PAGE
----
New Kaiji malware targets IoT devices via SSH brute-force attacks

Researchers say the malware was coded by a Chinese developer for the sole purpose of launching DDoS attacks.
Written by Catalin Cimpanu, Contributor

Security researchers say they've discovered yet another strain of malware that was specifically built to infect Linux-based servers and smart Internet of Things (IoT) devices, and then abuse these systems to launch DDoS attacks.

Named Kaiji, this new malware was spotted last week by a security researcher named MalwareMustDie and the team at Intezer Labs.

The malware is very different from other IoT malware strains, primarily because it's written in the Go programming language, rather than C or C++, the two languages in which most IoT malware is coded these days.

Go malware is rare, not because it's not efficient, but because there are already so many C or C++ projects freely available on GitHub and hacking forums that make creating an IoT botnet a simple operation.

Very few IoT malware authors spend their time coding a botnet from scratch these days. In fact, the vast majority of IoT botnets are just a mix of different parts and modules taken from multiple strains, combined into new variations of the same old botnet codebases.

"The Internet of things (IoT) botnet ecosystem is relatively well-documented by security specialists," said Paul Litvak, a malware analyst at Intezer, who analyzed the code in a report published yesterday.

"It is not often that you see a botnet's tooling written from scratch."

Kaiji spreads via SSH brute-force attacks

According to both Litvak and MalwareMustDie, Kaiji has already been spotted in the wild, slowly spreading across the world, making new victims.

The Intezer researcher says that for the moment, the botnet is not capable of using exploits to infect unpatched devices. Instead, the Kaiji botnet executes brute-force attacks against IoT devices and Linux servers that have left their SSH port exposed on the internet.

Only the "root" account is targeted, Litvak says. The reason is that the botnet needs root access to infected devices in order to manipulate raw network packets for the DDoS attacks they want to carry out, and the other operations they want to carry out.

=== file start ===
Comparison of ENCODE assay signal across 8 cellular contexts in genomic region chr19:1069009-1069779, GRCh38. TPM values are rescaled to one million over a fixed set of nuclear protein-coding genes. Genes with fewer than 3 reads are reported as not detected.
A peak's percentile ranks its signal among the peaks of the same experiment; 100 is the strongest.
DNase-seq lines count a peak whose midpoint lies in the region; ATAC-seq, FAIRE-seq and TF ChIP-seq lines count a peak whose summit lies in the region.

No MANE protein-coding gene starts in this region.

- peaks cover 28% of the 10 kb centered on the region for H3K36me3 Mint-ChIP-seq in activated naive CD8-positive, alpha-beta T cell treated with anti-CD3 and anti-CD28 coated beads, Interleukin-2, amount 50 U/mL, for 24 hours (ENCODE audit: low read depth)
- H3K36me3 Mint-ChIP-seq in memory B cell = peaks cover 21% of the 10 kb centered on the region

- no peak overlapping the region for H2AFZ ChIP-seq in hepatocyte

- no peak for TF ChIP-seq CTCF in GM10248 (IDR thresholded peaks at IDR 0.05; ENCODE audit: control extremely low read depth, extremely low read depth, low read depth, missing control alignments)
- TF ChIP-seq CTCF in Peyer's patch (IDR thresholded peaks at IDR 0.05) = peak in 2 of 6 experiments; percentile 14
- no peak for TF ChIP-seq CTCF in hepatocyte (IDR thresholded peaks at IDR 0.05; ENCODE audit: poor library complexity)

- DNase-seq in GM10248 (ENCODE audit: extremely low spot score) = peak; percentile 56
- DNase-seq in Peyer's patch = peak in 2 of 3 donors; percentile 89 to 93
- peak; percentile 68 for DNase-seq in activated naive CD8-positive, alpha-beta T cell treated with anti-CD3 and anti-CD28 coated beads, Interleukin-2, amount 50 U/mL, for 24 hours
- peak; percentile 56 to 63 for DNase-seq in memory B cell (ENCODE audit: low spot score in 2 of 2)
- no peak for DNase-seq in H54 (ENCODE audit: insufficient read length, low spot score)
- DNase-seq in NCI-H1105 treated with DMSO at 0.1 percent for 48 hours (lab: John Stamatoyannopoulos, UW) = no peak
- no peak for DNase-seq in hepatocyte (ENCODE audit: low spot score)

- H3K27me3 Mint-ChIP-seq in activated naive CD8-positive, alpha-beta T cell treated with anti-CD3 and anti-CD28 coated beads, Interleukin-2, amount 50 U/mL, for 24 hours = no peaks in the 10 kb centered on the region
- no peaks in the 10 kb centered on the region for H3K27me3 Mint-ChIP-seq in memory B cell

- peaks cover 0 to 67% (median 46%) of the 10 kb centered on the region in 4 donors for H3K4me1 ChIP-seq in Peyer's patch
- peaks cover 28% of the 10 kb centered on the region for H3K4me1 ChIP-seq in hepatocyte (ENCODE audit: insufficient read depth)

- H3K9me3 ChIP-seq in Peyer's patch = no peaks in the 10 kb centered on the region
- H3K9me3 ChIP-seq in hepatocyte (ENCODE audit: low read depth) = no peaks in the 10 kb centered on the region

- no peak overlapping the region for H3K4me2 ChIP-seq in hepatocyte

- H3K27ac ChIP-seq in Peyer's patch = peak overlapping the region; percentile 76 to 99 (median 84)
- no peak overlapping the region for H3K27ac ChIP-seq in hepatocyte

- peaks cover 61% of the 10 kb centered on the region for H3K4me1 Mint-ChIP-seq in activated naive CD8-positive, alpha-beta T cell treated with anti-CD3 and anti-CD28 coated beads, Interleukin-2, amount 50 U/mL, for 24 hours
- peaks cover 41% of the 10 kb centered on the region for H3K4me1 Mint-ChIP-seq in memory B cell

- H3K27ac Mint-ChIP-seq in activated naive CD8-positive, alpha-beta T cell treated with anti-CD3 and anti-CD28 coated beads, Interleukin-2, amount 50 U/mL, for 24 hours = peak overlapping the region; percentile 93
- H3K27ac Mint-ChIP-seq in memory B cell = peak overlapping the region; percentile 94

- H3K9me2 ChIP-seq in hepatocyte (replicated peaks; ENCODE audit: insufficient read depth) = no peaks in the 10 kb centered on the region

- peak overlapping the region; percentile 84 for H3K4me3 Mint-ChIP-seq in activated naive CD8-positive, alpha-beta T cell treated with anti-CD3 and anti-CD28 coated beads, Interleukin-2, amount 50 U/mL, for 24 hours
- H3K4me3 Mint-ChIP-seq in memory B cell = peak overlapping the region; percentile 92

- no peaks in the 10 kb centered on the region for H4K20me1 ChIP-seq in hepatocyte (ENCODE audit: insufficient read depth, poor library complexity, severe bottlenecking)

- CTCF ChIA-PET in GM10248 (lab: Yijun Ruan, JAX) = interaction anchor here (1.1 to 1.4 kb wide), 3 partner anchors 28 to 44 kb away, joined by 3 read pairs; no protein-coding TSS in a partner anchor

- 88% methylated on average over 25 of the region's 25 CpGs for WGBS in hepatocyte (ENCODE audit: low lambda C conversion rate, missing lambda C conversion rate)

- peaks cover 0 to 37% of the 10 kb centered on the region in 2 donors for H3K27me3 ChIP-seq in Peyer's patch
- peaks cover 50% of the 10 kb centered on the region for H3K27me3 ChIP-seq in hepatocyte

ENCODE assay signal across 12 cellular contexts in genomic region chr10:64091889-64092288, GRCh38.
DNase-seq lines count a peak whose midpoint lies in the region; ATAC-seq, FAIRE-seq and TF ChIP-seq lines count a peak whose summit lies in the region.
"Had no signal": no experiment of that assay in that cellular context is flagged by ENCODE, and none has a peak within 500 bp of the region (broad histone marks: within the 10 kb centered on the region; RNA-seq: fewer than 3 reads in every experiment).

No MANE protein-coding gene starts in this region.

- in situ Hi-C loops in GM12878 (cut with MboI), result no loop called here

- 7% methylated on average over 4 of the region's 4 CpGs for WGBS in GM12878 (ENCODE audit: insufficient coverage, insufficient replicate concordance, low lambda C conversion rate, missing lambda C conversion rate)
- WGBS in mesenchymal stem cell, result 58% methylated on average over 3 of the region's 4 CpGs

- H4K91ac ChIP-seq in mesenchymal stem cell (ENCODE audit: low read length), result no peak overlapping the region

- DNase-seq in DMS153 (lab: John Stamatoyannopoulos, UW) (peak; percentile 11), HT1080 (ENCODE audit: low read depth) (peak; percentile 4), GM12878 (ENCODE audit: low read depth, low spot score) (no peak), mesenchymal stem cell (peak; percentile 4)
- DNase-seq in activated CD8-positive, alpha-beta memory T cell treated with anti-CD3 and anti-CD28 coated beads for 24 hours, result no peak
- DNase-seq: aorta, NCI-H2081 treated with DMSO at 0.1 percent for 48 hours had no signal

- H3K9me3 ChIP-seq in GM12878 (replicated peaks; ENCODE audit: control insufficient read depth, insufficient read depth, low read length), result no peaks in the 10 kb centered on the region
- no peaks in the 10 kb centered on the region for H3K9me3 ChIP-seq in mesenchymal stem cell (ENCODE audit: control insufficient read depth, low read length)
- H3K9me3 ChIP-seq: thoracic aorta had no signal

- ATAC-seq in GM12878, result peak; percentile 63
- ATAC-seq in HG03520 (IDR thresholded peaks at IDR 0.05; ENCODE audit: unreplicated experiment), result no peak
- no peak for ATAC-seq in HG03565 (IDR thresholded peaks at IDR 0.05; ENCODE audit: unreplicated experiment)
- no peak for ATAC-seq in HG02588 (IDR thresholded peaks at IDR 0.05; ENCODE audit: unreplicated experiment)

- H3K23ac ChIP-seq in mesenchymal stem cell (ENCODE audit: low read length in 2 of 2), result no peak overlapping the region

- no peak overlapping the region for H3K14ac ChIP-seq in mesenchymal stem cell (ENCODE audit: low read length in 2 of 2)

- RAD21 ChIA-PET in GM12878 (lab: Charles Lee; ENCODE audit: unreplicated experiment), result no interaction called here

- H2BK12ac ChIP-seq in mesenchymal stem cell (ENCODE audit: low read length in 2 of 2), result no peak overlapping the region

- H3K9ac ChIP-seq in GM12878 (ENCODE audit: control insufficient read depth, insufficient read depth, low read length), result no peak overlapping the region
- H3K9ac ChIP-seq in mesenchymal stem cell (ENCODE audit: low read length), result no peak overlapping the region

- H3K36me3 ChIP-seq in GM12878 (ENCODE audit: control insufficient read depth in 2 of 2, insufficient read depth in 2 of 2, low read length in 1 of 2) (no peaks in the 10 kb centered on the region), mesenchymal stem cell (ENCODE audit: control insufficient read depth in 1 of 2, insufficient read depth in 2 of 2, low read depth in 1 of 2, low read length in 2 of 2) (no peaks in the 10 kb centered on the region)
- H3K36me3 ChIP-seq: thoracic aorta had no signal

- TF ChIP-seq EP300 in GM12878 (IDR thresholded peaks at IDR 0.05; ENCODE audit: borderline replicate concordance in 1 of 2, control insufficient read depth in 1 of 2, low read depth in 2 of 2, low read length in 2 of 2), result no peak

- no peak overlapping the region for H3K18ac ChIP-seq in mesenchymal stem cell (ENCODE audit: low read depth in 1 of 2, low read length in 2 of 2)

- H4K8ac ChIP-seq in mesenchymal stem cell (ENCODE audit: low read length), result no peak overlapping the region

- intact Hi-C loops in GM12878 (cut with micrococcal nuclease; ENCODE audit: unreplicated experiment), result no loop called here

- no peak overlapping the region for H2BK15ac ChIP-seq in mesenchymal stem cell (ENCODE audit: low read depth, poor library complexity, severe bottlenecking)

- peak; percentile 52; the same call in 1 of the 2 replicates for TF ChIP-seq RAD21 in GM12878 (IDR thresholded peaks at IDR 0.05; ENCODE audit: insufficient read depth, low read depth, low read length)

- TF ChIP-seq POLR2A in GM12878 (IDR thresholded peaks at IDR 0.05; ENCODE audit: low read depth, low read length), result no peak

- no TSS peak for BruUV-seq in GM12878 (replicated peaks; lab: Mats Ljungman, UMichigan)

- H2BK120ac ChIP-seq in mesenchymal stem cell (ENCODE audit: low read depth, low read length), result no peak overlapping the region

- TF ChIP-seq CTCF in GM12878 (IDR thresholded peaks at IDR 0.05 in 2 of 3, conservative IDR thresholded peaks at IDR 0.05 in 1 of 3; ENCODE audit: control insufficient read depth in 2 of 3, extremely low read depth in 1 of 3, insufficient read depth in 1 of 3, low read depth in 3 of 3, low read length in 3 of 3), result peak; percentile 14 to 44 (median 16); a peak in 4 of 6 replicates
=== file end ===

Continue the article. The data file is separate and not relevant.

Once it gains access to a device's root account, Kaiji will use the device in three ways. First, for DDoS attacks. Second, to carry out more SSH brute-force attacks against other devices. Third, it steals any local SSH keys and spreads to other devices the root account has managed in the past.

Kaiji appears to be still under development

Litvak says that the botnet, despite having the capability to launch six different types of DDoS attacks, was clearly a work-in-progress.

The code lacked in features when compared to other more established botnets, contained the "demo" string in some places, and the rootkit module would often call itself too many times and exhaust the device's memory, leading to a crash.

Furthermore, the Kaiji command and control servers would often also go offline, leaving infected devices without any master server, and exposed to being hijacked by other botnets.

But while this botnet wasn't a threat now, it doesn't mean it won't be in the future. Both MalwareMustDie and Litvak are now tracking its evolution.

The two researchers also agree on the fact that the botnet appears to be the work of a Chinese developer, since many functions in the code, while written in English, were mere transliterations of Chinese terms.

Botnet fragmentation

Kaiji is now the latest IoT botnet to surface on the IoT malware scene, which in recent months has seen some interesting developments.

Gone are the days of botnets that infect more than 100,000 or 500,000 devices. Today, most IoT botnets rarely go over 15,000 - 20,000 infected devices, and those are only the successful ones.

Because of the prevalence of open-source botnet kits, there are now hundreds of botnets active on a daily basis, all fighting to infect and control the same number of IoT devices. As a result, the entire IoT botnet market is now fragmented and divided among a large number of smaller players.

Currently, one of the biggest botnets around is the Mozi botnet, which, according to a report from CenturyLink's Black Lotus Labs, had managed to infect more than 16,000 bots across the last four months.

Other notable recent botnets include the new Hoaxcalls IoT malware strain, Mukashi, and dark_nexus.

How zombie cameras took down Netflix... and an entire country's internet

Editorial standards